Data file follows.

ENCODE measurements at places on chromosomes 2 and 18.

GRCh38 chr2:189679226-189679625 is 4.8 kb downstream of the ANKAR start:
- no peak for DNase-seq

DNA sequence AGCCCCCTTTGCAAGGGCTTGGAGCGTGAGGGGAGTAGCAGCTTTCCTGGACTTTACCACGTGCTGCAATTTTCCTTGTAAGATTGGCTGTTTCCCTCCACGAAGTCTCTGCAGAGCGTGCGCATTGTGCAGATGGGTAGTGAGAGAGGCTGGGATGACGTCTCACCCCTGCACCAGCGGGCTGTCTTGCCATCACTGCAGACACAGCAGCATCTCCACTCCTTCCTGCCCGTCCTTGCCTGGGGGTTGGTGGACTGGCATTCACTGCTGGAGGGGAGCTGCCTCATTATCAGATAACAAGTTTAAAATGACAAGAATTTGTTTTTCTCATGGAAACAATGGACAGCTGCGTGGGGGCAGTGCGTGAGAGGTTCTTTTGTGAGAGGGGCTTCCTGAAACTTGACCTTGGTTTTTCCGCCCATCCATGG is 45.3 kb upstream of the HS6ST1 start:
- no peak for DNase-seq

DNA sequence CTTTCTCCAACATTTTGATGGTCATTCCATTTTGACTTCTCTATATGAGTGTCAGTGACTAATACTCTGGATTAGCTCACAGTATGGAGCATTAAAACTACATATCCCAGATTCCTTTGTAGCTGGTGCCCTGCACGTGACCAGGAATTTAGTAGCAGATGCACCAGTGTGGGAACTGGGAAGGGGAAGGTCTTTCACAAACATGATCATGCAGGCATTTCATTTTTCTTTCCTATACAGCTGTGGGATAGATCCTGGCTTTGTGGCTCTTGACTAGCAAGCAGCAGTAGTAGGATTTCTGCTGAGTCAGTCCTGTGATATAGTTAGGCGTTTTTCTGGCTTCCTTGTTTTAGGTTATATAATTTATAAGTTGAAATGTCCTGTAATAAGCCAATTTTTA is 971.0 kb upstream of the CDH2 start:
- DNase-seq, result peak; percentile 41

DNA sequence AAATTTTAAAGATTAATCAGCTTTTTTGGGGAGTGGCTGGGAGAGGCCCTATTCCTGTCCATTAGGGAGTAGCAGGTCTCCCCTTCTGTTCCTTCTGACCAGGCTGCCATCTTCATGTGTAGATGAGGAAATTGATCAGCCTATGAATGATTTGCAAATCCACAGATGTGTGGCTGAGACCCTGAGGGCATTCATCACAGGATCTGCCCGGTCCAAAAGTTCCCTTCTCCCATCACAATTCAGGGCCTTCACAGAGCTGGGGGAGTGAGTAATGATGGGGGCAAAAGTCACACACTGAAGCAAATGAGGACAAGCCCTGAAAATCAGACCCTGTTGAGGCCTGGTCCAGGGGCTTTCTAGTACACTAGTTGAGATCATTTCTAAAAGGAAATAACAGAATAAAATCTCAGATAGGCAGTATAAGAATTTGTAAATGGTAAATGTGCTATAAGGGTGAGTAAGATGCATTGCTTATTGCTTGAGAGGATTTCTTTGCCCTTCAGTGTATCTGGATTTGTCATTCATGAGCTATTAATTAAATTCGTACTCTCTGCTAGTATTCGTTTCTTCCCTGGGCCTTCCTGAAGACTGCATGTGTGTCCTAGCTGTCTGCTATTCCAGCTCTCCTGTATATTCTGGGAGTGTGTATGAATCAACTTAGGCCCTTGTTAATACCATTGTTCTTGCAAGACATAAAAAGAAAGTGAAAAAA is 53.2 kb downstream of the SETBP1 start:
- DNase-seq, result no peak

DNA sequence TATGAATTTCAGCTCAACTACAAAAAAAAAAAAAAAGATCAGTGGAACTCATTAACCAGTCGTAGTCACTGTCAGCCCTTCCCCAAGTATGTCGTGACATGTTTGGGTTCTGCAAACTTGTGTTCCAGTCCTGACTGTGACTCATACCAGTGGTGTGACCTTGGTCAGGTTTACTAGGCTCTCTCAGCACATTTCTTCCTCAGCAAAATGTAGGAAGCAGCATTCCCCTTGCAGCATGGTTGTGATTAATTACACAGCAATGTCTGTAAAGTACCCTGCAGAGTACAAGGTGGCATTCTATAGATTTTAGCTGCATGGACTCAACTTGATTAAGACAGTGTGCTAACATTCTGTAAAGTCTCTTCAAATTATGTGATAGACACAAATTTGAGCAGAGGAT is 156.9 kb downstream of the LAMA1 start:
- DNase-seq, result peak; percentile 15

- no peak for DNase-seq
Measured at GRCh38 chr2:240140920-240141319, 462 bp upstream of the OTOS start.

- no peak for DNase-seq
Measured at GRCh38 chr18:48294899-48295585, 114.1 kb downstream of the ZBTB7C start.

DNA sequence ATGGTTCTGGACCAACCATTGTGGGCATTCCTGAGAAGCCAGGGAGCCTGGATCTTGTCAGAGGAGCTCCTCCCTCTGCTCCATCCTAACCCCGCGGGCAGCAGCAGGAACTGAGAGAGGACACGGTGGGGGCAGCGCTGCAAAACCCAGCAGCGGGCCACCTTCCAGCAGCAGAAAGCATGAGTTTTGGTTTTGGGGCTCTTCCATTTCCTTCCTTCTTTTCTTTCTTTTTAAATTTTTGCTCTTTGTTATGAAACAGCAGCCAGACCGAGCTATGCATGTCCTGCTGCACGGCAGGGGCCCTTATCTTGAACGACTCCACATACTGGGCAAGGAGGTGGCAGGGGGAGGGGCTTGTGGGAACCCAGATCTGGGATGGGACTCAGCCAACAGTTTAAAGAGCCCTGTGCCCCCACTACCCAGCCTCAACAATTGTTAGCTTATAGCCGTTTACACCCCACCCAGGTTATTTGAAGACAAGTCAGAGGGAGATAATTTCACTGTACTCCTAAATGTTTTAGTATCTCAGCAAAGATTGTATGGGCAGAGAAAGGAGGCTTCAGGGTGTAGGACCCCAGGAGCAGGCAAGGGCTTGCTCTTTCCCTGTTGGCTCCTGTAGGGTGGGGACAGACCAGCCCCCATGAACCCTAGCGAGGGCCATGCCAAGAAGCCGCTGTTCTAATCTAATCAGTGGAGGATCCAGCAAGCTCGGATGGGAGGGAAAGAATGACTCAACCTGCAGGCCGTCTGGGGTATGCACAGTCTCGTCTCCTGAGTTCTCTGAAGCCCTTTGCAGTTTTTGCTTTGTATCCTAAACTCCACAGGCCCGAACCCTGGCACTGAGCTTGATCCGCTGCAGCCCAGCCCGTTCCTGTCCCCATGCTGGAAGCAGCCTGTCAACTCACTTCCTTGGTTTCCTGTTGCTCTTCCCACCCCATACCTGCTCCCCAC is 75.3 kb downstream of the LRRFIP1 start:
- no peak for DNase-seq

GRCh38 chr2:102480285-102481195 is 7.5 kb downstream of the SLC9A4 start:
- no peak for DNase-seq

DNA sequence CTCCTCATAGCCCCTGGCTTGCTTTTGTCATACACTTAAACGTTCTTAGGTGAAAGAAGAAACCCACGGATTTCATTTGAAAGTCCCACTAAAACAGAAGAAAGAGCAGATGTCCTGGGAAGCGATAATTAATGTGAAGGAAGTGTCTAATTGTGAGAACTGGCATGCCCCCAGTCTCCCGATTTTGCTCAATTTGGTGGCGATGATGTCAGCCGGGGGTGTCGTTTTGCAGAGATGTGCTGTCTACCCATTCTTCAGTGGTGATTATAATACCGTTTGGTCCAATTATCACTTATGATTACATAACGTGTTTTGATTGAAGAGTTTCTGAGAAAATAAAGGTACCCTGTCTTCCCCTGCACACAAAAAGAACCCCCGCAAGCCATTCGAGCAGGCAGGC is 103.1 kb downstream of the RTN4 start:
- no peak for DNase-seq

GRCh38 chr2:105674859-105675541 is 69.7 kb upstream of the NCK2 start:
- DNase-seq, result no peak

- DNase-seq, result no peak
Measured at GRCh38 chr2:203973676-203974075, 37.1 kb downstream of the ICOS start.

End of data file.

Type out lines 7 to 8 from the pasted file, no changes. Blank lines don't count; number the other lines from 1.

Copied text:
- DNase-seq, result peak; percentile 41

DNA sequence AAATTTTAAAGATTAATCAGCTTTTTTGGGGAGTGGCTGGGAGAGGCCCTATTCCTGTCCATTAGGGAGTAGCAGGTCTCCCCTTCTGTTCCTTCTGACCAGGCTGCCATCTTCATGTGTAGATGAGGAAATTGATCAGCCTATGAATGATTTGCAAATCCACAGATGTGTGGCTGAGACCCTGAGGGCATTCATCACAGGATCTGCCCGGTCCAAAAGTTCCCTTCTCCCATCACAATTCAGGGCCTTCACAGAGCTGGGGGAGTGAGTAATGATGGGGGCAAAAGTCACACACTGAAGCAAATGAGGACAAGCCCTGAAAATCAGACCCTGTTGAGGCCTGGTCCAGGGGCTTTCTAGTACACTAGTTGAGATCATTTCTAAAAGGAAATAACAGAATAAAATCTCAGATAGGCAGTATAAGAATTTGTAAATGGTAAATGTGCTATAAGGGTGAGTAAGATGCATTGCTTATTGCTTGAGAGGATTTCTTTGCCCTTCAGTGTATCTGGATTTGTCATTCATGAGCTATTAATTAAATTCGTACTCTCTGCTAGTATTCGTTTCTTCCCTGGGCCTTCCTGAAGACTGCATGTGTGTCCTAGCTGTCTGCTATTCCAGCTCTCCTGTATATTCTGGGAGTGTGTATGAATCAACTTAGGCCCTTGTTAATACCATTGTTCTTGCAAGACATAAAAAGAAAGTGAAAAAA is 53.2 kb downstream of the SETBP1 start: